By Huw Jones
LONDON, March 4 European Union stress tests of
more than 100 top banks must be credible and transparent enough
to draw a line under past failures, Bank of England Deputy
Governor Jon Cunliffe said on Tuesday.
As part of efforts to ensure there can be no repeat of the
region's debt crisis, the EU's banking watchdog, helped by the
European Central Bank, will test 124 leading banks to make sure
they hold enough capital to withstand rocky markets.
UK regulators have been sceptical about past tests by the
European Banking Authority and its ability to stop countries
shielding weak banks. Some lenders passed previous tests only to
be bailed out later.
This year's tests will prepare the ground for the ECB to
supervise directly some 30 euro zone lenders from November. The
new role of the ECB is part of a banking union plan that
European leaders hope will help draw a line under the region's
debt crisis by breaking the sometimes destabilising link between
lenders and public finances.
"I think they have a huge incentive to do it properly
because they (ECB) are taking these banks on," Cunliffe told a
House of Lords committee.
As a former British ambassador to the EU, Cunliffe was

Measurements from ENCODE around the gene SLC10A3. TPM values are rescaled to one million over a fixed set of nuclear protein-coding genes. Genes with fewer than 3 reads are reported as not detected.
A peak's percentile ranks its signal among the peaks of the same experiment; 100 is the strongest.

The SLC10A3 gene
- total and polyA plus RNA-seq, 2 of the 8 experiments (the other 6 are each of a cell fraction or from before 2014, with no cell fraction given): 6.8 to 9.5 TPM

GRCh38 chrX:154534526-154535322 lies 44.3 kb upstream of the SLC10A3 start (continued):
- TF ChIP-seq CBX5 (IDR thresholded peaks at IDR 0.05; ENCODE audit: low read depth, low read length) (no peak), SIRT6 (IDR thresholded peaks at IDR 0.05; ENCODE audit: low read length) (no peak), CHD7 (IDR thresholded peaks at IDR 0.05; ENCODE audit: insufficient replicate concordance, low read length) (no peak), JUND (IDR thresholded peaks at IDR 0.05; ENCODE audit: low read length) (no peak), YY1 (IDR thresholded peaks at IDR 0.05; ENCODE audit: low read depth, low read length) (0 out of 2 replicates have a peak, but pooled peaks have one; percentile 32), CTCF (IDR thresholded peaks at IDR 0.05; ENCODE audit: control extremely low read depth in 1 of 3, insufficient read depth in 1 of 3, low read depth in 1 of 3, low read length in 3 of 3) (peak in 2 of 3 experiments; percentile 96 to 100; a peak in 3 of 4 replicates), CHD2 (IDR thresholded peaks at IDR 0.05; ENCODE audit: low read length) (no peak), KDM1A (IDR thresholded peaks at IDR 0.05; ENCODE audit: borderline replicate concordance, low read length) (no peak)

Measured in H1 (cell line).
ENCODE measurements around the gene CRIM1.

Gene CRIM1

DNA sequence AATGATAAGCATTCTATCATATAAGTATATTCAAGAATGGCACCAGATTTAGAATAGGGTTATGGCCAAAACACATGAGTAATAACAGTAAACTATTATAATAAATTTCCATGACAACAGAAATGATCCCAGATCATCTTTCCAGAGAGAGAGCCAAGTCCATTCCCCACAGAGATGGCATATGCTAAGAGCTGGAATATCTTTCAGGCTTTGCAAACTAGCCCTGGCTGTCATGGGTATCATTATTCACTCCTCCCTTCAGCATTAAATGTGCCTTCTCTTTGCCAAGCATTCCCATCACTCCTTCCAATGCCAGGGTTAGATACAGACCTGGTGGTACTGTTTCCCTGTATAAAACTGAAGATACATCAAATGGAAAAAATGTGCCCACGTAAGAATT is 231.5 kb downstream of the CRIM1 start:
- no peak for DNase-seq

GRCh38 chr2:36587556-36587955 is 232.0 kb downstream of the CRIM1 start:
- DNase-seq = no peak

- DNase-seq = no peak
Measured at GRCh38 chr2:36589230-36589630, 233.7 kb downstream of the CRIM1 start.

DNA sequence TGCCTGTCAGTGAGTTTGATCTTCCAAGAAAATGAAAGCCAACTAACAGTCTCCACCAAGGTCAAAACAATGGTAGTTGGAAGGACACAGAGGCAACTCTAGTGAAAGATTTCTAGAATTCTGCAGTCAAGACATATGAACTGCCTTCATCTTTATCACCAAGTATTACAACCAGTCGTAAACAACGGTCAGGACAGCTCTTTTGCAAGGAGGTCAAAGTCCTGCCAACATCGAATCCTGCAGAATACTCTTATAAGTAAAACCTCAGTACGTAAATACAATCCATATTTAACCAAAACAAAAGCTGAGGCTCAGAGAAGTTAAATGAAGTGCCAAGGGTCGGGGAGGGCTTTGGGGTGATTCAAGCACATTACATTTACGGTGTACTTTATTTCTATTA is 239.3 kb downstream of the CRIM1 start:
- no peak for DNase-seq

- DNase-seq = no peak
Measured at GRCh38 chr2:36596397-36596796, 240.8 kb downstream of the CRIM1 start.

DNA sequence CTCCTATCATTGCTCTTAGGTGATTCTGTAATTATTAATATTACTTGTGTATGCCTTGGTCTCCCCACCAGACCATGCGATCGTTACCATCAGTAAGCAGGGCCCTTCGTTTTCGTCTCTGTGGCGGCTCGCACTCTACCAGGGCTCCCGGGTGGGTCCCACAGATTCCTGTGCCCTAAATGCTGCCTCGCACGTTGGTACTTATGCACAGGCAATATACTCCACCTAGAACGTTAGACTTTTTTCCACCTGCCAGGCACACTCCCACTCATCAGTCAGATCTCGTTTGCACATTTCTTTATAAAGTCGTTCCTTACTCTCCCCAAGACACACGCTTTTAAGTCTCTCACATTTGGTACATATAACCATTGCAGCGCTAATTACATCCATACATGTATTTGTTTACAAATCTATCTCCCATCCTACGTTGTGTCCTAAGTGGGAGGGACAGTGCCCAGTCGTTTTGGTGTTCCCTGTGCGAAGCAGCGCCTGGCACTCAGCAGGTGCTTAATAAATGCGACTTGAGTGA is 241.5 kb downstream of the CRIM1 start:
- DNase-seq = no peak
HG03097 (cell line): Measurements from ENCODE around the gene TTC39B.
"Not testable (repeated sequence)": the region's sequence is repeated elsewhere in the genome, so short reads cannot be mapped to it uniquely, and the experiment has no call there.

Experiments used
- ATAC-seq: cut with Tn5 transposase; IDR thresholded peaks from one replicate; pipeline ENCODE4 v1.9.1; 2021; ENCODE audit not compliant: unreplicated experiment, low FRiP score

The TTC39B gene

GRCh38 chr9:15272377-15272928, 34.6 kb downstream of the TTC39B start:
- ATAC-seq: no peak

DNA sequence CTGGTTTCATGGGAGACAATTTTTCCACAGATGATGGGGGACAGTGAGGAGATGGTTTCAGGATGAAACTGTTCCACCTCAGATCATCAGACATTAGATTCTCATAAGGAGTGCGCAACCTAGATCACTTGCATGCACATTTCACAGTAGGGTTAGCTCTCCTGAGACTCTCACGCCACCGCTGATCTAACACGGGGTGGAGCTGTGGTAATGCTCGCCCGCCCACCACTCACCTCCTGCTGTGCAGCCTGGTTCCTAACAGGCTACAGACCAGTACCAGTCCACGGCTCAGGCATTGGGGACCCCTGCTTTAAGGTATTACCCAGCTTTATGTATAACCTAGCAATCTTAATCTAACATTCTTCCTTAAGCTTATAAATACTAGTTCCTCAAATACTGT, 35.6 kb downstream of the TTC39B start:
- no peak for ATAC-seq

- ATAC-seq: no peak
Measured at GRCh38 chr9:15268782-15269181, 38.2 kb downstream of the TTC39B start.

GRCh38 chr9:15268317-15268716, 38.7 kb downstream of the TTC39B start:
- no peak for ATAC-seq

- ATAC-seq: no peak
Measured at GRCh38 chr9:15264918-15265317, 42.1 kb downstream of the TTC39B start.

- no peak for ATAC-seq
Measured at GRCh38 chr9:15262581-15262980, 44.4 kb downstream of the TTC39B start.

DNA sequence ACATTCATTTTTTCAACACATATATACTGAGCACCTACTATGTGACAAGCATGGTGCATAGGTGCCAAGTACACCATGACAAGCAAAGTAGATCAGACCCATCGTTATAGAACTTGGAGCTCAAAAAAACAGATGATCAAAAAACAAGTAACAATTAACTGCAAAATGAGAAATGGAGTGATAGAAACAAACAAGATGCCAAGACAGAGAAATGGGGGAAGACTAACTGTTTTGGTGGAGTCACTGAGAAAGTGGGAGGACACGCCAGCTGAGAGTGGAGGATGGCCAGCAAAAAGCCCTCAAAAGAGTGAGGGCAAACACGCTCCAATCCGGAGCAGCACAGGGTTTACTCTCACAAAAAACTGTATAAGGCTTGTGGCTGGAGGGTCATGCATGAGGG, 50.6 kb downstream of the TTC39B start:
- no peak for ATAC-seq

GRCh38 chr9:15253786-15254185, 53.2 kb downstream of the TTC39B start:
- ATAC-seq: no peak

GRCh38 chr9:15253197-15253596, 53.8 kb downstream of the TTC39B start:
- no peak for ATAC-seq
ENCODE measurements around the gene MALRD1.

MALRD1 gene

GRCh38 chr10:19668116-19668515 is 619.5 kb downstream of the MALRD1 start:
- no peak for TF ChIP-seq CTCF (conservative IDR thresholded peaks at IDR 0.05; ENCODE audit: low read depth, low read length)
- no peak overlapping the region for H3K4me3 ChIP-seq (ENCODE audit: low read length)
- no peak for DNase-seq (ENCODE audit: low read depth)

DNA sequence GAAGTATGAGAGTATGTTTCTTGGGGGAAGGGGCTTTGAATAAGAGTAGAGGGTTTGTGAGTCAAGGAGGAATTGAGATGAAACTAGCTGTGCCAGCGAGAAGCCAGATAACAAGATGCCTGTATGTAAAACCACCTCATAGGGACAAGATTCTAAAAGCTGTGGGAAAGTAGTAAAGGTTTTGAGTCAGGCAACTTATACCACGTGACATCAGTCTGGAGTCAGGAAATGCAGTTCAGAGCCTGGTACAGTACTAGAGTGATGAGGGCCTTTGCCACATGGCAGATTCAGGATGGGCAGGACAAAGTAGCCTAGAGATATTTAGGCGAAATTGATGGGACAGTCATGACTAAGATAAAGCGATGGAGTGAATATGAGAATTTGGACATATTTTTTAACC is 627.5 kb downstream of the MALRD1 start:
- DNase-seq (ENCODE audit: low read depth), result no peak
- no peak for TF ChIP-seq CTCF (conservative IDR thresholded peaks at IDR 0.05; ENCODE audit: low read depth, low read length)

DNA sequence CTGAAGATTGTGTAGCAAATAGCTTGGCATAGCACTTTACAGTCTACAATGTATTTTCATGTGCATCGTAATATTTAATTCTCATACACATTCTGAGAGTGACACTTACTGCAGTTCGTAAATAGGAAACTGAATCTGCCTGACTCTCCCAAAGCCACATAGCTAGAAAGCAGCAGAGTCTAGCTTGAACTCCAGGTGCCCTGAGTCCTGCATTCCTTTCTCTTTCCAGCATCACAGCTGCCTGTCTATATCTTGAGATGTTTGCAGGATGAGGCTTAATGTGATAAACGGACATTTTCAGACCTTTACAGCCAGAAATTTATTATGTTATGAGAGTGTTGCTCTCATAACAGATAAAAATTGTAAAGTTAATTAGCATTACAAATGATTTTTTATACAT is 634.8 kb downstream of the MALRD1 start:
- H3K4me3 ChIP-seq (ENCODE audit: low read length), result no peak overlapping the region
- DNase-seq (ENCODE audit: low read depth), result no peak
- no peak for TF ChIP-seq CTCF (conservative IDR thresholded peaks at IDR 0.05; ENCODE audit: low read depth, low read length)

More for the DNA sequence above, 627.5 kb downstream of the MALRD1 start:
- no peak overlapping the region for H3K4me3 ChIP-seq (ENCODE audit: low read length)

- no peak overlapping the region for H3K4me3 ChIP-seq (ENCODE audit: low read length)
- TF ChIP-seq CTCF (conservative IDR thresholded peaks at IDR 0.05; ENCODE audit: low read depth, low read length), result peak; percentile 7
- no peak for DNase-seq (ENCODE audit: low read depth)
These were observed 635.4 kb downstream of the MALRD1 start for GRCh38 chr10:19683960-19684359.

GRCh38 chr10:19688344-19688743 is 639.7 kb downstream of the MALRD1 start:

chosen as deputy governor at the BoE to forge a strong
relationship between the central bank and the ECB as the two
institutions become the EU's most important banking supervisors.
While some euro zone countries still sit on large amounts of
debt, it will be difficult to completely break the link between
sovereigns and their banks, Cunliffe said.
It was important that the methodology and the scenarios used
in the stress tests were fully transparent to allow investors to
run their own tests, he added.
"The history of stress tests in the euro zone and in the EU
has not been particularly strong and it's important that this
exercise is credible," Cunliffe said.
Britain has already conducted a review of balance sheets at
UK banks, a step the ECB is now undertaking with the lenders it
will supervise as preparation for the EU stress test.
The UK also plans to conduct stress tests along the lines of
those in the United States, which were seen as having drawn a
line under the 2007-09 financial crisis.
Cunliffe said another element of the euro zone banking
union, a single mechanism for closing failed banks, does not
look streamlined enough for emergency situations.
While critics want the euro's financial centre to shift from
London to within the single currency area, this is not a view
shared by many European governments, given the recognition of
the expertise of the City of London, Cunliffe said.
"I do think a sizeable proportion of people in the EU
realise it's not a question of London or Paris or Frankfurt, but
London or Singapore or New York," Cunliffe said.